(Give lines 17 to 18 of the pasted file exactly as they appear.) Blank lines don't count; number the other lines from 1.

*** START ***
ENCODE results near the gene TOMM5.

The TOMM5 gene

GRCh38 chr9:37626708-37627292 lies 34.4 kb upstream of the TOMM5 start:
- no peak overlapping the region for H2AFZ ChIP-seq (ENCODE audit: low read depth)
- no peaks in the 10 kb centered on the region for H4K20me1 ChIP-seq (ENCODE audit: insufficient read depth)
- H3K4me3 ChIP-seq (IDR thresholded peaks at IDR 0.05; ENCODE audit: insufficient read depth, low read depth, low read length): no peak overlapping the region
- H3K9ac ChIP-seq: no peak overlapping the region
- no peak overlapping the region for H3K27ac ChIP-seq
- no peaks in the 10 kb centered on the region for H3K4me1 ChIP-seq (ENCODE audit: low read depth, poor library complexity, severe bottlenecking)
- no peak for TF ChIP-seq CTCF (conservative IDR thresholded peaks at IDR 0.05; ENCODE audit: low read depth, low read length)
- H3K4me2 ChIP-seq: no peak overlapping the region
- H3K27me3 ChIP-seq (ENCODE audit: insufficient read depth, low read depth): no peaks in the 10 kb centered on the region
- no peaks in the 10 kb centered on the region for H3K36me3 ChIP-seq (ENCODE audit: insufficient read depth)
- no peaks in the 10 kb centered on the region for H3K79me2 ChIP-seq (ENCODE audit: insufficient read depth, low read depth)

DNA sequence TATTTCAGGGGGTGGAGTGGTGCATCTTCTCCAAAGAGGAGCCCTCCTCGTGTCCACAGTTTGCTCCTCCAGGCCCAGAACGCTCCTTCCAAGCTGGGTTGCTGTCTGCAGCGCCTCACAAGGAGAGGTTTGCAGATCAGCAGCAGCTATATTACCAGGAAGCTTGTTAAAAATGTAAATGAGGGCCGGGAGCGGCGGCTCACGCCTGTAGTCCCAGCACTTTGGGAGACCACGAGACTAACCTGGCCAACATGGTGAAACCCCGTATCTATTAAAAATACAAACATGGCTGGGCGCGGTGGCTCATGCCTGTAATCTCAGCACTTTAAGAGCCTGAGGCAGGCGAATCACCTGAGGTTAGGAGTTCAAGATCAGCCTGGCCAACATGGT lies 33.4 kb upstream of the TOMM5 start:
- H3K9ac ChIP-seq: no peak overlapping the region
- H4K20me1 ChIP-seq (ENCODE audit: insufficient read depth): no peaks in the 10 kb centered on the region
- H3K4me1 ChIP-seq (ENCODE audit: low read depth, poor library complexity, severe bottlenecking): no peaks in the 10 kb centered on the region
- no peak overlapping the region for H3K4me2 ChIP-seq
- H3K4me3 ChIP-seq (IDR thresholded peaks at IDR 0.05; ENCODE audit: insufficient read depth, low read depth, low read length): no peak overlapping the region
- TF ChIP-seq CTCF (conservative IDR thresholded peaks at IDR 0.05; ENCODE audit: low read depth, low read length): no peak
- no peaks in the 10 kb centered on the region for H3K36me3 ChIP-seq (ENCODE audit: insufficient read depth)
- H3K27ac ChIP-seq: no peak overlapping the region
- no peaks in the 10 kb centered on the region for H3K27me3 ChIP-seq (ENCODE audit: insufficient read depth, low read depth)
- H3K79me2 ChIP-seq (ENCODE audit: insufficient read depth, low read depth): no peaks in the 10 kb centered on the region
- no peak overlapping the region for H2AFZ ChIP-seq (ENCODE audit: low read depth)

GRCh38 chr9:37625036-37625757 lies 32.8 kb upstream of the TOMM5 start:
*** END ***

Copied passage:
- H4K20me1 ChIP-seq (ENCODE audit: insufficient read depth): no peaks in the 10 kb centered on the region
- H3K4me1 ChIP-seq (ENCODE audit: low read depth, poor library complexity, severe bottlenecking): no peaks in the 10 kb centered on the region